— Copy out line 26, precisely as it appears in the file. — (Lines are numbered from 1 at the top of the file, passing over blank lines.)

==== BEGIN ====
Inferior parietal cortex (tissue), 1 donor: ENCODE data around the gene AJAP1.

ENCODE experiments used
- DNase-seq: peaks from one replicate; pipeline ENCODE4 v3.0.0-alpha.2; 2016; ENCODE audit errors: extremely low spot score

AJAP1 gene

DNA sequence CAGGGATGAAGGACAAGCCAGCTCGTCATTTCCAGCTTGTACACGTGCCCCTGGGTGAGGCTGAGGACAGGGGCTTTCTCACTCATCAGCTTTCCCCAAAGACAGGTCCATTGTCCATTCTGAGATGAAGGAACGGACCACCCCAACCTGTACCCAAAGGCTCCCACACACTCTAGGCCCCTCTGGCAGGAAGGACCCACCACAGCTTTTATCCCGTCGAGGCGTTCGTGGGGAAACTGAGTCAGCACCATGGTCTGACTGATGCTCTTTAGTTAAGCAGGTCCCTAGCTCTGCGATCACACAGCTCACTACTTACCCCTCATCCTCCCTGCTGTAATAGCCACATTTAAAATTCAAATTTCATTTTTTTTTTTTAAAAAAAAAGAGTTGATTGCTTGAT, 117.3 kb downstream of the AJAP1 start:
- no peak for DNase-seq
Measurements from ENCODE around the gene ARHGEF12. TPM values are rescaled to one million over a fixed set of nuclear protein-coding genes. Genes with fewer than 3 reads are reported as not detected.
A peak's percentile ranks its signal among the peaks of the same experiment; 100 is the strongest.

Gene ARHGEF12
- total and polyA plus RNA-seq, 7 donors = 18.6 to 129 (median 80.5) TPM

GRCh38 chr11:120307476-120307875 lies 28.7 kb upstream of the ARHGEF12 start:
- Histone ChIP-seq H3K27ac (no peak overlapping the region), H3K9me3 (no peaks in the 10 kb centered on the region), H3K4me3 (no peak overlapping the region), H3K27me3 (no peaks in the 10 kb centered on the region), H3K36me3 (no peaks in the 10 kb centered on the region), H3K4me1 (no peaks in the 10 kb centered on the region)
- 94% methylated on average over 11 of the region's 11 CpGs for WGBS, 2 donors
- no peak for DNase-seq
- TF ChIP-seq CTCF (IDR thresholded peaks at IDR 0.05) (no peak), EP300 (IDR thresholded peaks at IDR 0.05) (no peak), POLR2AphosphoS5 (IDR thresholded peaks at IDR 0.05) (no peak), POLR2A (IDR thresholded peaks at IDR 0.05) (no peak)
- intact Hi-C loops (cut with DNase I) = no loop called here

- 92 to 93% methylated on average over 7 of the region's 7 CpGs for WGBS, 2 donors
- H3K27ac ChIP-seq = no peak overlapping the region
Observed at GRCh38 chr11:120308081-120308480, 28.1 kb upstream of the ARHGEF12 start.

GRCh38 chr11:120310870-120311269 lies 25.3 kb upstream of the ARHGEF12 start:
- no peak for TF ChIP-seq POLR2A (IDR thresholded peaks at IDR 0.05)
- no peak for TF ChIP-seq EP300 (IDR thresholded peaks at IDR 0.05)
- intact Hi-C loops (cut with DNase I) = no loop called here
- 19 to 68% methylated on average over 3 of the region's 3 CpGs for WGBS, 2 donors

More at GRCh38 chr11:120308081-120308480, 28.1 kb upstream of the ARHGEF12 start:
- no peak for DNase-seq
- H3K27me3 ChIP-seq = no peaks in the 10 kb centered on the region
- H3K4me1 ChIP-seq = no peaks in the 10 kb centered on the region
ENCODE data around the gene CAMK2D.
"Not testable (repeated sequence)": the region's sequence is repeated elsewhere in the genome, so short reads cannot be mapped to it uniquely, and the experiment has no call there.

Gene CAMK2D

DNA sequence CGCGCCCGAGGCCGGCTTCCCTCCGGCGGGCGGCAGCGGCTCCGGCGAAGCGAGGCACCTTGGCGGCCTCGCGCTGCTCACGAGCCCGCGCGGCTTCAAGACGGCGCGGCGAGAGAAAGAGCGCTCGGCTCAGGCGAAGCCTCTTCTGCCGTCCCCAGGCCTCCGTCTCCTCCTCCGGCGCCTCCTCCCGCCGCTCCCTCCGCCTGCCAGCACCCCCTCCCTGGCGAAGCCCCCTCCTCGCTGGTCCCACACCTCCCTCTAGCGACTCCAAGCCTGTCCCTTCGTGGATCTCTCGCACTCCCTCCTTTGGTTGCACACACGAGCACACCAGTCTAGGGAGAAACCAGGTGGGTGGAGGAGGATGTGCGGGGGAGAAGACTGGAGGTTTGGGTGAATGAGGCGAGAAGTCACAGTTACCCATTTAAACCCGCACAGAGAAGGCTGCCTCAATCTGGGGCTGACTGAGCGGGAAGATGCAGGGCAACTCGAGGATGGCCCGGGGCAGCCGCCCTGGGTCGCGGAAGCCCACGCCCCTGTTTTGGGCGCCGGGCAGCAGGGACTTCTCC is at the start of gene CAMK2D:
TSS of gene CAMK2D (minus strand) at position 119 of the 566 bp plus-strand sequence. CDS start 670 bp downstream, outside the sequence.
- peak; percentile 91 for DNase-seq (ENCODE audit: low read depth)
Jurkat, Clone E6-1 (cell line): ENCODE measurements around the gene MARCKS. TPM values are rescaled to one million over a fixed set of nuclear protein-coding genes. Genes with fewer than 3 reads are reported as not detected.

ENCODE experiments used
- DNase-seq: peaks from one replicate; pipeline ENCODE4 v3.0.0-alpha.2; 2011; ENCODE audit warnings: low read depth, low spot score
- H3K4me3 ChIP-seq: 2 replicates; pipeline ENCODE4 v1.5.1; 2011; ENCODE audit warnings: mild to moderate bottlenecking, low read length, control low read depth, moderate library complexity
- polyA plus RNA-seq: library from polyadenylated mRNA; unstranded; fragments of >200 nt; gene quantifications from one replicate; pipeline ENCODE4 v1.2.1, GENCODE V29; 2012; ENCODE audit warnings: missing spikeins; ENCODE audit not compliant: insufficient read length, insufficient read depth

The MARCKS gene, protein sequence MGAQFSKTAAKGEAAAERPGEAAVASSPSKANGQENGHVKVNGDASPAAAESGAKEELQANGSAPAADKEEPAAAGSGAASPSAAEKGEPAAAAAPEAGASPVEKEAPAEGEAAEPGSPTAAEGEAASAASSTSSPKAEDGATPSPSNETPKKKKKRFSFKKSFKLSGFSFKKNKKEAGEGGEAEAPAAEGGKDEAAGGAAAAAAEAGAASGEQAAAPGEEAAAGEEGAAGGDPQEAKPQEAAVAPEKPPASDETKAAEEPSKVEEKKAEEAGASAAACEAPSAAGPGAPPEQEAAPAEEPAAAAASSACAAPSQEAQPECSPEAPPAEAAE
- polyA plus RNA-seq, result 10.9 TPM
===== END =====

- no peak for DNase-seq